Alireza Fazeli Monfared, a 20-year-old gay Iranian man, was killed in an alleged “honor killing.”
He was days away from fleeing Iran because of homophobic persecution, according to voice notes obtained by Insider.
“The International Day Against Homophobia, Transphobia, and Biphobia is coming up on Monday. On that day, we should speak out about this,’ an activist said.
Alireza Fazeli Monfared, a 20-year old Iranian man, was beheaded in an “honor killing” by family members after they learned that he was gay, according to an Iranian human rights group.
Monfared was murdered on May 4 – just a few days after his half-brother learned about his sexuality, the Iranian LGBTQ network 6Rang told Insider after conversations with Monfared’s mother and close friend.
He was seeking a permanent exemption from Iran’s compulsory military service so that he could claim asylum elsewhere, Monfared said in several audio messages.
But five days before he was due to leave Iran, his half-brother discovered paperwork for his military exemption detailing his sexuality. This was the trigger for his relatives to take him to a remote village and cut his life short in the most brutal way, 6Rang’s executive director Shadi Amin said.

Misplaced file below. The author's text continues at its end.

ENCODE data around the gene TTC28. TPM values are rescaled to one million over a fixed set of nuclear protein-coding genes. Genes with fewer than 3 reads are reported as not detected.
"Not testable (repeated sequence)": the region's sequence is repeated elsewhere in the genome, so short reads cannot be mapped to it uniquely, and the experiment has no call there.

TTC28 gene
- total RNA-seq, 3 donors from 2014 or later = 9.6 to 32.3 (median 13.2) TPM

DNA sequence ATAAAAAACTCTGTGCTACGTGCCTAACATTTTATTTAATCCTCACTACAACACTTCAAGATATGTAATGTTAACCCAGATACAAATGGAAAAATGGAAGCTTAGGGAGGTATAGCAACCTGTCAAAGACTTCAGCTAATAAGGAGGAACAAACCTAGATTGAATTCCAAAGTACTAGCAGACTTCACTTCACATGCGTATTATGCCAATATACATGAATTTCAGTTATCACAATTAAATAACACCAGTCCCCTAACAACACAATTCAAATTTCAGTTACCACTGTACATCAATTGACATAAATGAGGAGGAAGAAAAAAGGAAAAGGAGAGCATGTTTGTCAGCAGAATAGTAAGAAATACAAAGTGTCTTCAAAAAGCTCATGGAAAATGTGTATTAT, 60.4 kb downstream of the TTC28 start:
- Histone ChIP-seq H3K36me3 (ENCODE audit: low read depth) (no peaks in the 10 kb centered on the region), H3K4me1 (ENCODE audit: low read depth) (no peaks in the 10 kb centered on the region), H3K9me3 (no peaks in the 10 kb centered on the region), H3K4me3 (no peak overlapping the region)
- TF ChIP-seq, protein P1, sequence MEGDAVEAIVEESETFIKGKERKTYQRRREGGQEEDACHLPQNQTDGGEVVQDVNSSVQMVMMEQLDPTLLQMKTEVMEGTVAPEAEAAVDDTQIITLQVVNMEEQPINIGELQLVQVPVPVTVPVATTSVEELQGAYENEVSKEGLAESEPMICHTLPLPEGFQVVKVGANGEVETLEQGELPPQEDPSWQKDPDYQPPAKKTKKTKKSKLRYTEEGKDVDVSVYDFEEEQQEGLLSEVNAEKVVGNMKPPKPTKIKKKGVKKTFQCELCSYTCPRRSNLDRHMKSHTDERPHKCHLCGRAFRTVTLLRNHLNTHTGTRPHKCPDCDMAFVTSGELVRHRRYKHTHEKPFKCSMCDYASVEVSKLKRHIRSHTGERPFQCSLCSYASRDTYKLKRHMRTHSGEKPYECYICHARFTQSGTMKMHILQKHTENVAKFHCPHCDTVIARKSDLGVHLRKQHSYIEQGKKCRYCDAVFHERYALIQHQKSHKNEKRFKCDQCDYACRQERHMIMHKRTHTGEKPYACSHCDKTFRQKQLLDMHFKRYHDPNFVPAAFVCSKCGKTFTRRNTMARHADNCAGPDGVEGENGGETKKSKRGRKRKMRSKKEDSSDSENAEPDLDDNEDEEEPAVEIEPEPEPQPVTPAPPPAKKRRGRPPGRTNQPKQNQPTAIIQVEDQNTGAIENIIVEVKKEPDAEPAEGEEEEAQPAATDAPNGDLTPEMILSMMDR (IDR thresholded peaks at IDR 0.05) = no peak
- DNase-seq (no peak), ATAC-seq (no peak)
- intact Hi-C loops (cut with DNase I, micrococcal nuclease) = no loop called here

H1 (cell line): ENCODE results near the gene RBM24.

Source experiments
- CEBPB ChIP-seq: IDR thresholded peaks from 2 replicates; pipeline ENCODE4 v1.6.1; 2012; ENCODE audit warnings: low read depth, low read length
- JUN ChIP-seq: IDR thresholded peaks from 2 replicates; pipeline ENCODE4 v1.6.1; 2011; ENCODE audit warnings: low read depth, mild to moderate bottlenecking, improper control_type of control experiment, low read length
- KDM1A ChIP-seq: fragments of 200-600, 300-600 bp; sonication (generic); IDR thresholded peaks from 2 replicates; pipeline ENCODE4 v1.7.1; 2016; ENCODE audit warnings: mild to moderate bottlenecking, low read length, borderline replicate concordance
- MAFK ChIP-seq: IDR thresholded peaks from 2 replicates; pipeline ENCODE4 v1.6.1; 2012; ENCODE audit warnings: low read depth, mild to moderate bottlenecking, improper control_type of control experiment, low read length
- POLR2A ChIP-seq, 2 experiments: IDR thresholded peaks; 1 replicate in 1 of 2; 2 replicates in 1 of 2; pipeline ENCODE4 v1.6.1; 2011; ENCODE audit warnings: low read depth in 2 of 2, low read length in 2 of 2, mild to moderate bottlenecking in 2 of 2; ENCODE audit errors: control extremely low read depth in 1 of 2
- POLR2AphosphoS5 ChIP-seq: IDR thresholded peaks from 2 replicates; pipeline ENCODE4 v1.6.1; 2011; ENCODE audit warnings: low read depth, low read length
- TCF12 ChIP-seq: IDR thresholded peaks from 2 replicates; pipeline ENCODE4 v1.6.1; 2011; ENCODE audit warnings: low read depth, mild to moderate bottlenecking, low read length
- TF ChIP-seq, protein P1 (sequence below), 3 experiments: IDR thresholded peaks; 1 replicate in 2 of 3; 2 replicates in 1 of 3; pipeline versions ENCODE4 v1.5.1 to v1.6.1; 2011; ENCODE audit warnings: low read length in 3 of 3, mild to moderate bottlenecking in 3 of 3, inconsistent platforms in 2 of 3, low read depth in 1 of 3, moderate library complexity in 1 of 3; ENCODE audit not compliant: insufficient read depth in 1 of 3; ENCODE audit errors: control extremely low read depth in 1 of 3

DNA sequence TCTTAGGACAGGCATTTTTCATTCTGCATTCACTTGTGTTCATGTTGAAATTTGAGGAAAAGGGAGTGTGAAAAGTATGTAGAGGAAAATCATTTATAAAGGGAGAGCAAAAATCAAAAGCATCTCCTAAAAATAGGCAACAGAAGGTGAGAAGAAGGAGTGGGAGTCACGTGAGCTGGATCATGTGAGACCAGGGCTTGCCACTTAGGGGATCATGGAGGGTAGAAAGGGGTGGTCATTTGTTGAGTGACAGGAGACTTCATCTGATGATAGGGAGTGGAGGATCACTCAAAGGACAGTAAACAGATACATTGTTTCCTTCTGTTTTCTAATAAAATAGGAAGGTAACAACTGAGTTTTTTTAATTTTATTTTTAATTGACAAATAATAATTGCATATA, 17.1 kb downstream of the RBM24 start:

The 20-year-old’s murder has sparked a global outcry, including social media posts by the likes of Demi Lovato. But Iranian human rights activists have said that it is emblematic of the daily persecution gay people in Iran face.
Okan Sengun, executive director and co-founder of the LGBT Asylum Project, said: “The International Day Against Homophobia, Transphobia, and Biphobia’ is coming up on Monday (May 17). On that day, we should speak out about this. Make sure that these laws change. That’s key.”
‘I have been threatened by my father’s side of the family’
Monfared was a 20-year-old Arab-Iranian from Ahvaz, the capital of Iran’s Khuzestan province.
He was his mother’s only child but had half-siblings from his father’s previous marriage.
His family was wealthy, and his Instagram page shows a love of designer fashion.
He also enjoyed experimenting with makeup but felt unable to do so in public. “Pressure means not being able to behave however you want in society,” he said in a voice recording sent to a friend and forwarded to Insider. “For example, I would like to walk around with a bit of make-up, but you know how Ahvaz is.”